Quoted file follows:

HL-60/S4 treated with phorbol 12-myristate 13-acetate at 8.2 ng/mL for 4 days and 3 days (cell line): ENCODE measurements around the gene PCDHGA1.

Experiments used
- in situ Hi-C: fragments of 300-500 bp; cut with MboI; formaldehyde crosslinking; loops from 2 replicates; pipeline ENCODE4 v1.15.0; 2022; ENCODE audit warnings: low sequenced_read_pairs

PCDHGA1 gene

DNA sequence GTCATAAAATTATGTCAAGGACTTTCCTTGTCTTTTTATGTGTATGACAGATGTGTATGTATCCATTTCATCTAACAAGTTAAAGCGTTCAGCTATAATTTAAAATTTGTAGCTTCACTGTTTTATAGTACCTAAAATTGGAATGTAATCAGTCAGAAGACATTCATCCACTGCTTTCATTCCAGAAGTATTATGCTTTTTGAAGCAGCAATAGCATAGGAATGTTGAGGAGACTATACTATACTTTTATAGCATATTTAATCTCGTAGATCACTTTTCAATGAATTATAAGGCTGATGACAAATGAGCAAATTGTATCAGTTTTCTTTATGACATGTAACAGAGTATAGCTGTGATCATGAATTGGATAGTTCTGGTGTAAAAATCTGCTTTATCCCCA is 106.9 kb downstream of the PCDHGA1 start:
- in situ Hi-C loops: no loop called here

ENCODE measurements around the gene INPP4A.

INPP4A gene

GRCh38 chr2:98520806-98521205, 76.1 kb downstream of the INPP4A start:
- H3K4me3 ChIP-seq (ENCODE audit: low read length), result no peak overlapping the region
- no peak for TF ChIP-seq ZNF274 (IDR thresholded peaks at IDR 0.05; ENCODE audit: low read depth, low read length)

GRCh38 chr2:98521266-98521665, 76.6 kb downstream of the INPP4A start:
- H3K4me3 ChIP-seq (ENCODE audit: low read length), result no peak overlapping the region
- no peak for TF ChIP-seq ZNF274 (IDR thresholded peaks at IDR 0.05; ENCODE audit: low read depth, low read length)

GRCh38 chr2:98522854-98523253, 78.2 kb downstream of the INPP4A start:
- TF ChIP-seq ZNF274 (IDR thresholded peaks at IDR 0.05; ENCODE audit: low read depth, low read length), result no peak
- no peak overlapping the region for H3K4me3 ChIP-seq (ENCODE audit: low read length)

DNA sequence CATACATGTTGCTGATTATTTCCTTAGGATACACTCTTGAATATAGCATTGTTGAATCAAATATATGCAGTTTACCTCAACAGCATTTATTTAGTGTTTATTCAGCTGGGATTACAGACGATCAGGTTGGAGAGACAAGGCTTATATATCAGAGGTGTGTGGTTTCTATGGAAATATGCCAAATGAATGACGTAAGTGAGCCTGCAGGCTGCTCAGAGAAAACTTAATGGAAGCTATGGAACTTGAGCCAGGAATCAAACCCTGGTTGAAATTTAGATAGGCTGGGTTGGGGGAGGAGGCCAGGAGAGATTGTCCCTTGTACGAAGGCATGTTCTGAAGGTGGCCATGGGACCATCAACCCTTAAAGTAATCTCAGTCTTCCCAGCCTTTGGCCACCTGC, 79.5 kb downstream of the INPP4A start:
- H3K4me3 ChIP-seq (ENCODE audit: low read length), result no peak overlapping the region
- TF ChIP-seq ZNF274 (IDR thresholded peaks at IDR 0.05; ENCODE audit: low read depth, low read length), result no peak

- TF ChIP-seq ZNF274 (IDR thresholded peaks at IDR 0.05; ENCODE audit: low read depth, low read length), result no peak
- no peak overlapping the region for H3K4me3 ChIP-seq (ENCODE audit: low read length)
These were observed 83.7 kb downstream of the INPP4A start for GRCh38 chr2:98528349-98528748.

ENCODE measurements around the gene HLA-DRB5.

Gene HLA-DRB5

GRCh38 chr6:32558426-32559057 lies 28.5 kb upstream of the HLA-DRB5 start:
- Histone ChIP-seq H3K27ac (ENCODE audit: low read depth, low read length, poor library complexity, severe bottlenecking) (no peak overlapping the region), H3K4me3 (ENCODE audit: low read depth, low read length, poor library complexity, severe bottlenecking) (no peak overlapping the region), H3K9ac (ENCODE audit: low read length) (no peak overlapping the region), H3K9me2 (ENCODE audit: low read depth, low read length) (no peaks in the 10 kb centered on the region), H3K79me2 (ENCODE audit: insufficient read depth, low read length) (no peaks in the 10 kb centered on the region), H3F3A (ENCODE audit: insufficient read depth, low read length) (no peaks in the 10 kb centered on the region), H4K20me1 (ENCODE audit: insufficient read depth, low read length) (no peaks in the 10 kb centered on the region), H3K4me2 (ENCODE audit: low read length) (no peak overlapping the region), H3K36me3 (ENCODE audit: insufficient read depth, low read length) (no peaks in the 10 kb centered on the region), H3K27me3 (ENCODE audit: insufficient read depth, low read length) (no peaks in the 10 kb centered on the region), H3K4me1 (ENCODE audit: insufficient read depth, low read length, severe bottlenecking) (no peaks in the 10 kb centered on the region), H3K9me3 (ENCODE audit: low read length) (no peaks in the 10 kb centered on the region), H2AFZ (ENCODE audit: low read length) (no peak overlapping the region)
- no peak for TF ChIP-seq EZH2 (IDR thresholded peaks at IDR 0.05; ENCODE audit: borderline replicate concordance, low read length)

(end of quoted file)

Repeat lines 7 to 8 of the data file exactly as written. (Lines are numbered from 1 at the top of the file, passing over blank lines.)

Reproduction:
ENCODE measurements around the gene INPP4A.

INPP4A gene